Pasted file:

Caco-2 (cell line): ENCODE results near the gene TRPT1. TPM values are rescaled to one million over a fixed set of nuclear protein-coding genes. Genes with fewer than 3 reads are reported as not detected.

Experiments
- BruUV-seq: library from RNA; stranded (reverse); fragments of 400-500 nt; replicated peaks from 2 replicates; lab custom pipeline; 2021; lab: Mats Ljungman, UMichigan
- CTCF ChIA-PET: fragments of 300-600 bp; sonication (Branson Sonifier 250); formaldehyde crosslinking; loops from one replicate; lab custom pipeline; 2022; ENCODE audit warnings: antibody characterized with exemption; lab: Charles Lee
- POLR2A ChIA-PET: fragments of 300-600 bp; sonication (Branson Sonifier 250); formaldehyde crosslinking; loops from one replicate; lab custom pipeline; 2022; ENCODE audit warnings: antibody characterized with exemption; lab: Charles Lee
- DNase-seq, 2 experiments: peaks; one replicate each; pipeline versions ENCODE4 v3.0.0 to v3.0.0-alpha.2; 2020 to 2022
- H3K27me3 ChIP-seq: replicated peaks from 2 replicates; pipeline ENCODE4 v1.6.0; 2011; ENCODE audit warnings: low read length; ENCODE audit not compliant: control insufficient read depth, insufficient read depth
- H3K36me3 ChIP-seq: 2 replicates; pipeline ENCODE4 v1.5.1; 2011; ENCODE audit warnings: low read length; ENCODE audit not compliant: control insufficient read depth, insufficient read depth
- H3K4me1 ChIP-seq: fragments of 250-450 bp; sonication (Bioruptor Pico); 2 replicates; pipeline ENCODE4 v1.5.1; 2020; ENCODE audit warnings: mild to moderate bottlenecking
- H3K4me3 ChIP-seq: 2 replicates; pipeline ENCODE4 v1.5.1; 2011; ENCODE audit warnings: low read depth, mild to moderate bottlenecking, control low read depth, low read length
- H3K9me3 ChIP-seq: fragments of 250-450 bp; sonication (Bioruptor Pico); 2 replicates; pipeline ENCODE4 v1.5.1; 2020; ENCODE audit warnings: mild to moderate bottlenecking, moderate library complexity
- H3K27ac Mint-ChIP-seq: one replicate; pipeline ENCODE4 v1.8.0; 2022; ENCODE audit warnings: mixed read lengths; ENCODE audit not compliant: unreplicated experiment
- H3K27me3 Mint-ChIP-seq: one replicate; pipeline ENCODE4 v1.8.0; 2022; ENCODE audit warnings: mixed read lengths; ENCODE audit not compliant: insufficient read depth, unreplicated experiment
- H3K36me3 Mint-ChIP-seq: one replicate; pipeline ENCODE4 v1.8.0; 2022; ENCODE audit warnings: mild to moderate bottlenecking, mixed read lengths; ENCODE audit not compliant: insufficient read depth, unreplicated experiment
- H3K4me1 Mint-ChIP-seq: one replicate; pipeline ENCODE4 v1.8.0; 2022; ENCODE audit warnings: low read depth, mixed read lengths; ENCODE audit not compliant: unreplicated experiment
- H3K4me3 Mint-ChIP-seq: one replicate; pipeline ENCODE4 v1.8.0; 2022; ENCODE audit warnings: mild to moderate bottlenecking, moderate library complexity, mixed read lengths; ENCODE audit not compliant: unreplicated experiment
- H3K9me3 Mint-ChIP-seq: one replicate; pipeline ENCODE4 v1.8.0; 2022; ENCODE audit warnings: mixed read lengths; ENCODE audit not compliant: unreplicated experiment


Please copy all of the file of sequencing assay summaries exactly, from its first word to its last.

Caco-2 (cell line): ENCODE results near the gene TRPT1. TPM values are rescaled to one million over a fixed set of nuclear protein-coding genes. Genes with fewer than 3 reads are reported as not detected.

Experiments
- BruUV-seq: library from RNA; stranded (reverse); fragments of 400-500 nt; replicated peaks from 2 replicates; lab custom pipeline; 2021; lab: Mats Ljungman, UMichigan
- CTCF ChIA-PET: fragments of 300-600 bp; sonication (Branson Sonifier 250); formaldehyde crosslinking; loops from one replicate; lab custom pipeline; 2022; ENCODE audit warnings: antibody characterized with exemption; lab: Charles Lee
- POLR2A ChIA-PET: fragments of 300-600 bp; sonication (Branson Sonifier 250); formaldehyde crosslinking; loops from one replicate; lab custom pipeline; 2022; ENCODE audit warnings: antibody characterized with exemption; lab: Charles Lee
- DNase-seq, 2 experiments: peaks; one replicate each; pipeline versions ENCODE4 v3.0.0 to v3.0.0-alpha.2; 2020 to 2022
- H3K27me3 ChIP-seq: replicated peaks from 2 replicates; pipeline ENCODE4 v1.6.0; 2011; ENCODE audit warnings: low read length; ENCODE audit not compliant: control insufficient read depth, insufficient read depth
- H3K36me3 ChIP-seq: 2 replicates; pipeline ENCODE4 v1.5.1; 2011; ENCODE audit warnings: low read length; ENCODE audit not compliant: control insufficient read depth, insufficient read depth
- H3K4me1 ChIP-seq: fragments of 250-450 bp; sonication (Bioruptor Pico); 2 replicates; pipeline ENCODE4 v1.5.1; 2020; ENCODE audit warnings: mild to moderate bottlenecking
- H3K4me3 ChIP-seq: 2 replicates; pipeline ENCODE4 v1.5.1; 2011; ENCODE audit warnings: low read depth, mild to moderate bottlenecking, control low read depth, low read length
- H3K9me3 ChIP-seq: fragments of 250-450 bp; sonication (Bioruptor Pico); 2 replicates; pipeline ENCODE4 v1.5.1; 2020; ENCODE audit warnings: mild to moderate bottlenecking, moderate library complexity
- H3K27ac Mint-ChIP-seq: one replicate; pipeline ENCODE4 v1.8.0; 2022; ENCODE audit warnings: mixed read lengths; ENCODE audit not compliant: unreplicated experiment
- H3K27me3 Mint-ChIP-seq: one replicate; pipeline ENCODE4 v1.8.0; 2022; ENCODE audit warnings: mixed read lengths; ENCODE audit not compliant: insufficient read depth, unreplicated experiment
- H3K36me3 Mint-ChIP-seq: one replicate; pipeline ENCODE4 v1.8.0; 2022; ENCODE audit warnings: mild to moderate bottlenecking, mixed read lengths; ENCODE audit not compliant: insufficient read depth, unreplicated experiment
- H3K4me1 Mint-ChIP-seq: one replicate; pipeline ENCODE4 v1.8.0; 2022; ENCODE audit warnings: low read depth, mixed read lengths; ENCODE audit not compliant: unreplicated experiment
- H3K4me3 Mint-ChIP-seq: one replicate; pipeline ENCODE4 v1.8.0; 2022; ENCODE audit warnings: mild to moderate bottlenecking, moderate library complexity, mixed read lengths; ENCODE audit not compliant: unreplicated experiment
- H3K9me3 Mint-ChIP-seq: one replicate; pipeline ENCODE4 v1.8.0; 2022; ENCODE audit warnings: mixed read lengths; ENCODE audit not compliant: unreplicated experiment